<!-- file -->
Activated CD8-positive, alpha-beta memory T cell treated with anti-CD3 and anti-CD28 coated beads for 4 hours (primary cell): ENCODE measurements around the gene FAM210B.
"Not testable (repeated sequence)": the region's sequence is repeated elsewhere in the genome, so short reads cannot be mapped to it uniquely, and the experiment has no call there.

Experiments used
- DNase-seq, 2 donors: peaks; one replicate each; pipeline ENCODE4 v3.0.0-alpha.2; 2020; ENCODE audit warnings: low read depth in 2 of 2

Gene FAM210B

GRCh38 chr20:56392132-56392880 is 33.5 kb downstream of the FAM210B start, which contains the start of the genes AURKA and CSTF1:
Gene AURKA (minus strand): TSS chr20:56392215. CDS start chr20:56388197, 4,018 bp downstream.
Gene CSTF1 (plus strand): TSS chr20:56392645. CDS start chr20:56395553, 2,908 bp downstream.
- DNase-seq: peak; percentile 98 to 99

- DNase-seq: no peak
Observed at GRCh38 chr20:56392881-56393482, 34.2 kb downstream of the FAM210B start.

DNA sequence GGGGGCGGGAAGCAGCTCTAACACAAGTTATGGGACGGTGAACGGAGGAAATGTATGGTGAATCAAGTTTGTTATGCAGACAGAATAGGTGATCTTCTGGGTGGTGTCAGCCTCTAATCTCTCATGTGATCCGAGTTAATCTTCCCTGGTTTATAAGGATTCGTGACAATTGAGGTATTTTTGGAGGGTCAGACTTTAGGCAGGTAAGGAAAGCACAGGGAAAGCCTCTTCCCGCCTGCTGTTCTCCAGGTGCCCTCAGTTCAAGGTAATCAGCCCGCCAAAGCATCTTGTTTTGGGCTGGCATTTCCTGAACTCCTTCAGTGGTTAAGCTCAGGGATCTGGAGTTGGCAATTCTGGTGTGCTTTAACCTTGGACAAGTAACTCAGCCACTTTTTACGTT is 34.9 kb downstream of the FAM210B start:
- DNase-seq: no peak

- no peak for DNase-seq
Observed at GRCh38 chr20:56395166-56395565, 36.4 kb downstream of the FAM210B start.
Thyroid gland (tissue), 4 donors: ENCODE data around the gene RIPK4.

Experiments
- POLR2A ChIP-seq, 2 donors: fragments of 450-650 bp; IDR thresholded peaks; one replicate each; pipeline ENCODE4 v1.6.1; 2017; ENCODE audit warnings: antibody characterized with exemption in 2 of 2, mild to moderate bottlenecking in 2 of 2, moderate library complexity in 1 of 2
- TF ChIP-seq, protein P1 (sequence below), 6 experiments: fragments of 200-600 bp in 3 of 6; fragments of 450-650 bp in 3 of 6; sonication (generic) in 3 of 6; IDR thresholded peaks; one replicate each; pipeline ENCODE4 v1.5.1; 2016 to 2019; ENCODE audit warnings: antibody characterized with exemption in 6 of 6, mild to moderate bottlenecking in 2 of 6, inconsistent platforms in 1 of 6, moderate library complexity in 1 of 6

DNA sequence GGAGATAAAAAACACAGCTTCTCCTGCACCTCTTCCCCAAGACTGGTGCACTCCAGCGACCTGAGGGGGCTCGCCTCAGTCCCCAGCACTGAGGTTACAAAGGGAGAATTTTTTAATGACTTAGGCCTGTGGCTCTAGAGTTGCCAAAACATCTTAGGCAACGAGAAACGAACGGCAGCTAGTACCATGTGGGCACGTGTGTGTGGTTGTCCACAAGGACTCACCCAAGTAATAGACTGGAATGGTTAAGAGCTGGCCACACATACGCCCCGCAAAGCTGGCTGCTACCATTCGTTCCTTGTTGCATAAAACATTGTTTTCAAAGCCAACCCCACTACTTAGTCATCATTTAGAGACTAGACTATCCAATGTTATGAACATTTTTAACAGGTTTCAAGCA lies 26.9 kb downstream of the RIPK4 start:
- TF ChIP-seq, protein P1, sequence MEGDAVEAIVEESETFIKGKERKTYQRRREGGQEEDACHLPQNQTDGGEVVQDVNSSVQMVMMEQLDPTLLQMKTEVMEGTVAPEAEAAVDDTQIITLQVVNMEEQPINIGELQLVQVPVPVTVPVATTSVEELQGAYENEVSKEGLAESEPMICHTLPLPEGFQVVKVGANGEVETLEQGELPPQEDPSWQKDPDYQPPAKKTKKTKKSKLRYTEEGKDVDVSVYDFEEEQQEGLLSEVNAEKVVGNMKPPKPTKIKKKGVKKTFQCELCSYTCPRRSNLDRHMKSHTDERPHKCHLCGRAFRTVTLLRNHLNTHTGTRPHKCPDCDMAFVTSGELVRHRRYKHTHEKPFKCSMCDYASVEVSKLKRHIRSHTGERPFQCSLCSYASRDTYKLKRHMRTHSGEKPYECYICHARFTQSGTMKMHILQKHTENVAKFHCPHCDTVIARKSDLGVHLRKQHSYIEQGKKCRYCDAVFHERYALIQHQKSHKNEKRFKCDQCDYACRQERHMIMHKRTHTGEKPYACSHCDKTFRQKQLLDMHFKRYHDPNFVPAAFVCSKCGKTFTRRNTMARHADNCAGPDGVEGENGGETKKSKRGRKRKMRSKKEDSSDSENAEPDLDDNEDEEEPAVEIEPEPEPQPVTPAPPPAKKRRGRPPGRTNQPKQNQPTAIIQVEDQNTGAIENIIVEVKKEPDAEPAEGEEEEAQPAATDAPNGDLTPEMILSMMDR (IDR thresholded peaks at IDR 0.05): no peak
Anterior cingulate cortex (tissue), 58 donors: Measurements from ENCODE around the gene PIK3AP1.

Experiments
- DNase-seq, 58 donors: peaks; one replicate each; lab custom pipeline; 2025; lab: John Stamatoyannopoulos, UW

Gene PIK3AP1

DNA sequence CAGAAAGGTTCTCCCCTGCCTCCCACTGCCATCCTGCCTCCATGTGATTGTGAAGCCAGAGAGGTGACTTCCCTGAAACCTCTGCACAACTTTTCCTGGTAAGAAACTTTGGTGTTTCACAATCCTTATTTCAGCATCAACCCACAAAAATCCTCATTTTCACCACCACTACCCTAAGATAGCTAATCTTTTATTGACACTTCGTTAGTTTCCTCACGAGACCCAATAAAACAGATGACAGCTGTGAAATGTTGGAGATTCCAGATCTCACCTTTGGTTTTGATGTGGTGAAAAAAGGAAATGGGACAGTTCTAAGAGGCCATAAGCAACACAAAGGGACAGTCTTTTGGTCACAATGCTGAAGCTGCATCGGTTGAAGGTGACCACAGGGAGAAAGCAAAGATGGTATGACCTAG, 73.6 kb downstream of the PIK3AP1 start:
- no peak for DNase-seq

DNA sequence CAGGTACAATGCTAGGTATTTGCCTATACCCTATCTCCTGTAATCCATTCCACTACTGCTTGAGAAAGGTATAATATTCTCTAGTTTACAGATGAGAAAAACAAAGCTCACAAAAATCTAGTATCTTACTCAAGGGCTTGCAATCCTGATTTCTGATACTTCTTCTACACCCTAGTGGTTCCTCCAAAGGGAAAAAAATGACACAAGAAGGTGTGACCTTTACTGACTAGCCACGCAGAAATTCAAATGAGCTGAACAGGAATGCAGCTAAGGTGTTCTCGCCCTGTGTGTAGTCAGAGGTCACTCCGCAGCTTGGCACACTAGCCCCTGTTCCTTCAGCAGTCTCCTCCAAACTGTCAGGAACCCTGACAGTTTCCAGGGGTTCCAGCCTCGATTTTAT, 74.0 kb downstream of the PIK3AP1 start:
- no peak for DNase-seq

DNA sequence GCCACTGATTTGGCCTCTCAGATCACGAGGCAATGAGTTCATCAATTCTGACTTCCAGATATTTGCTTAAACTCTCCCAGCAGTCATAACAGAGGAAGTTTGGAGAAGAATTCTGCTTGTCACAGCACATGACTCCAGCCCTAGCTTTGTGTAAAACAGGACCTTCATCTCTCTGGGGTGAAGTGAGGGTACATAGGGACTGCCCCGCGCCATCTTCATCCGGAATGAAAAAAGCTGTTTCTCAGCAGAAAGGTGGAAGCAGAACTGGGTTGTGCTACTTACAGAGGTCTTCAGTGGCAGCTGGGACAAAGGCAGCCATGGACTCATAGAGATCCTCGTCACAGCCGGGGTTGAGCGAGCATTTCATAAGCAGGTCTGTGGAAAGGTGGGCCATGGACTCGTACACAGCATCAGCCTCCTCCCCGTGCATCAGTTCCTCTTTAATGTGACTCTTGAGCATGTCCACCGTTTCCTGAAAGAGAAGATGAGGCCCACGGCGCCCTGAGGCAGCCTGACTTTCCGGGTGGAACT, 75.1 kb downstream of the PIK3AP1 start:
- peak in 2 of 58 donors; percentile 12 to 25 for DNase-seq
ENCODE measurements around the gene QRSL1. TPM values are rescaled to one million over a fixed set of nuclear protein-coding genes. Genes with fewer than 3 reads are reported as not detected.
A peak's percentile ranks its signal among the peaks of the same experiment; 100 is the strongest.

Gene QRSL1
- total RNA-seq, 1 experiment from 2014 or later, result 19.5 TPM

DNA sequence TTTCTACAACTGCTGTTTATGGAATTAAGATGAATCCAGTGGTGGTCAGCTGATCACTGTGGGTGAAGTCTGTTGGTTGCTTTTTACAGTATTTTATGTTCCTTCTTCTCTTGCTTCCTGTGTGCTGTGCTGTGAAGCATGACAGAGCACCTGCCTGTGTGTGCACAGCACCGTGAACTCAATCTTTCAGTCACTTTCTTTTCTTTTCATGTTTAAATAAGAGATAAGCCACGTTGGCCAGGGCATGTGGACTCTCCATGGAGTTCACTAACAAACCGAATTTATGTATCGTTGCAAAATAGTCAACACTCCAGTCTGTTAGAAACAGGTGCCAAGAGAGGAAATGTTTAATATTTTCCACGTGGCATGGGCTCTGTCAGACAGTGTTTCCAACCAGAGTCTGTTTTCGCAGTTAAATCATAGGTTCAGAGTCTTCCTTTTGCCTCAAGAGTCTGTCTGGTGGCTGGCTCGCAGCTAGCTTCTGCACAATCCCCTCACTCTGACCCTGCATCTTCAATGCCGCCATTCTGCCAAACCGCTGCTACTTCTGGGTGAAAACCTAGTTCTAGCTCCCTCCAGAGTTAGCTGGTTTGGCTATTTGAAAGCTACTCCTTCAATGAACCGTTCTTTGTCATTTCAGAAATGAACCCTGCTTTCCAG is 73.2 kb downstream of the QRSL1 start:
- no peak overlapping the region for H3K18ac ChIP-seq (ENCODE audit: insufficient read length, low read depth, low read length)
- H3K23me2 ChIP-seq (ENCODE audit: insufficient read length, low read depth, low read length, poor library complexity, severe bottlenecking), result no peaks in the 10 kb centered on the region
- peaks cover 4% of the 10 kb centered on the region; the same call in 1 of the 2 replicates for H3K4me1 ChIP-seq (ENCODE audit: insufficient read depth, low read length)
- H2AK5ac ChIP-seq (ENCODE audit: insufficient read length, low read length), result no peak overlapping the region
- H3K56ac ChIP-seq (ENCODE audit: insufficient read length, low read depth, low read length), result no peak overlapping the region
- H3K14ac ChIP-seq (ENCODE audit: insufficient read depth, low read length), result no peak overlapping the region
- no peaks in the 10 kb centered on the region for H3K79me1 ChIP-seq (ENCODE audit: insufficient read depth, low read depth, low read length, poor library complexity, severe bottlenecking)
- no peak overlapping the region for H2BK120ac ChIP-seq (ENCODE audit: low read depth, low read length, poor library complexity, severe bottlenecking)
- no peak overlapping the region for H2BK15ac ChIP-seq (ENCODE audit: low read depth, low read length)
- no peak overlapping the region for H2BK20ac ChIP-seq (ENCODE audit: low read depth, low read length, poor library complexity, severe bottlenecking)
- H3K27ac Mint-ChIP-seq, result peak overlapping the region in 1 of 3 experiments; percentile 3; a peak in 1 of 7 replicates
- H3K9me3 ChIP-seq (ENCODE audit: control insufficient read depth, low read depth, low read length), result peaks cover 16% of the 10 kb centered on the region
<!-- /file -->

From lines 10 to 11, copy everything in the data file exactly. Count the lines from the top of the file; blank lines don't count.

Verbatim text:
- DNase-seq: no peak
Observed at GRCh38 chr20:56392881-56393482, 34.2 kb downstream of the FAM210B start.